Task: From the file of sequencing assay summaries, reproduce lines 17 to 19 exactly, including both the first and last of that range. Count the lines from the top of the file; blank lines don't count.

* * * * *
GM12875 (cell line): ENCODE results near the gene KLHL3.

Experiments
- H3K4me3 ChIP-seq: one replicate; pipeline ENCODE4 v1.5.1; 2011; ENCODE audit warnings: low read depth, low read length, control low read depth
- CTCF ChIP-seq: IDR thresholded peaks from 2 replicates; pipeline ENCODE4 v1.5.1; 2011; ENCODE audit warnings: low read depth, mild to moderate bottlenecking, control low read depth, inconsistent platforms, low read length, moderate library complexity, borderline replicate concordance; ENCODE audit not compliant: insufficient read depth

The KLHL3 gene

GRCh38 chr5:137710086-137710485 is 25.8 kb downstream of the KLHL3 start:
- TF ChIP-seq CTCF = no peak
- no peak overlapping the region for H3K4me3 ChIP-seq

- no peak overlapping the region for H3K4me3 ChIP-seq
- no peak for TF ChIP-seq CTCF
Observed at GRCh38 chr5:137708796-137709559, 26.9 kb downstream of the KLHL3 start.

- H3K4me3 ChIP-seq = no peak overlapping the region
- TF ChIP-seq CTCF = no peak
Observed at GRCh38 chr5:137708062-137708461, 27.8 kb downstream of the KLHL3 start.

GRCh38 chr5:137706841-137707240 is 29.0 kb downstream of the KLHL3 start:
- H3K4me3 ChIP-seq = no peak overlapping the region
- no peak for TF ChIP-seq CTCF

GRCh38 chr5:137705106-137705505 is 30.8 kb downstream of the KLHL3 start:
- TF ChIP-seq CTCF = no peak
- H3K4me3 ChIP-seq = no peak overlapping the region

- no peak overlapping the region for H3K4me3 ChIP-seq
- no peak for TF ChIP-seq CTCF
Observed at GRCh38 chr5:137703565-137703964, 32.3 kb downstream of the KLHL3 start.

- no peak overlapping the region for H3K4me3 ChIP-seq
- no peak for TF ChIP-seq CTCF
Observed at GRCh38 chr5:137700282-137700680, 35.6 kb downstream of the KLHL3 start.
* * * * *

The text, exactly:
- no peak for TF ChIP-seq CTCF

GRCh38 chr5:137705106-137705505 is 30.8 kb downstream of the KLHL3 start:
- TF ChIP-seq CTCF = no peak